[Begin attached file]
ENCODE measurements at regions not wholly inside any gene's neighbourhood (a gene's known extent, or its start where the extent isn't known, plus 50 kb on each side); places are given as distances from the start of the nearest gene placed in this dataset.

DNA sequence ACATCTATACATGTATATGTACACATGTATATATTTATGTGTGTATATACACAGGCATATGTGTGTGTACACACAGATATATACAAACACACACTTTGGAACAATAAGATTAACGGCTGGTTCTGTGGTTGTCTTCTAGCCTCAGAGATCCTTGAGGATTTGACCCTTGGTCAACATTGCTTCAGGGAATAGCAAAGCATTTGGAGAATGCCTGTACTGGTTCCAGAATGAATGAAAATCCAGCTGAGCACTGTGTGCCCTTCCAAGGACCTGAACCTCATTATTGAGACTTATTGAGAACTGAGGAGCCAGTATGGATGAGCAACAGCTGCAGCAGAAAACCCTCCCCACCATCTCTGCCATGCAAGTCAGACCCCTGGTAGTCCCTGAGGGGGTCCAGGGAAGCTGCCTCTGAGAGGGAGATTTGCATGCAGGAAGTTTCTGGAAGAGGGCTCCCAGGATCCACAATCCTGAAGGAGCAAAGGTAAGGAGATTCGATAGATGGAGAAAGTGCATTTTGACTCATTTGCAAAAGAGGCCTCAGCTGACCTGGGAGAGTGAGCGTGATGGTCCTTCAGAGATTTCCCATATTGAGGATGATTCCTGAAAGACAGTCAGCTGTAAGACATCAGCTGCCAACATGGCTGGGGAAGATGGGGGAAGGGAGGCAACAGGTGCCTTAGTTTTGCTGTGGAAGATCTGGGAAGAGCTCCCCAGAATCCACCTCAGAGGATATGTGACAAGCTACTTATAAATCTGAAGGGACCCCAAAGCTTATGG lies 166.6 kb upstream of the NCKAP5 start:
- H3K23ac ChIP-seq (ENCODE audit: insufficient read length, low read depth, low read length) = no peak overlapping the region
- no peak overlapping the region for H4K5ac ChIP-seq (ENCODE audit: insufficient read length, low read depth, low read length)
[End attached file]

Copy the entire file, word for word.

ENCODE measurements at regions not wholly inside any gene's neighbourhood (a gene's known extent, or its start where the extent isn't known, plus 50 kb on each side); places are given as distances from the start of the nearest gene placed in this dataset.

DNA sequence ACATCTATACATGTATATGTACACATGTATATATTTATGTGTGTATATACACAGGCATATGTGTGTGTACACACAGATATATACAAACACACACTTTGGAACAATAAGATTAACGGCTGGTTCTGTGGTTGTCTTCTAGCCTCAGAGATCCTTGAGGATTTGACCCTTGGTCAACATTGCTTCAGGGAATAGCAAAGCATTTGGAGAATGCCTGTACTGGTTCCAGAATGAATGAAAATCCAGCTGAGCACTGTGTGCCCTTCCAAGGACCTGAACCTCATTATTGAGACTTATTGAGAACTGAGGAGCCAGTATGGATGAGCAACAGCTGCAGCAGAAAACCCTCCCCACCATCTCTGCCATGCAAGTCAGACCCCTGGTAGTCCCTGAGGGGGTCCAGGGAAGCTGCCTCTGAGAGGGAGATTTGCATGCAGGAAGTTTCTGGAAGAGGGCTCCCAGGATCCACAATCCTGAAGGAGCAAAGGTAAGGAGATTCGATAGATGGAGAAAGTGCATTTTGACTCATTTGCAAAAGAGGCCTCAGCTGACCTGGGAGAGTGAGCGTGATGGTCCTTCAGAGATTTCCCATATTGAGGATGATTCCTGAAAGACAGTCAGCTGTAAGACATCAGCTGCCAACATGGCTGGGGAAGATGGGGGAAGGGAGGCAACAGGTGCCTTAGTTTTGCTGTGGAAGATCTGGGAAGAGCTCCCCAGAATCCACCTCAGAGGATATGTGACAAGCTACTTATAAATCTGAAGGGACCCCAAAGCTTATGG lies 166.6 kb upstream of the NCKAP5 start:
- H3K23ac ChIP-seq (ENCODE audit: insufficient read length, low read depth, low read length) = no peak overlapping the region
- no peak overlapping the region for H4K5ac ChIP-seq (ENCODE audit: insufficient read length, low read depth, low read length)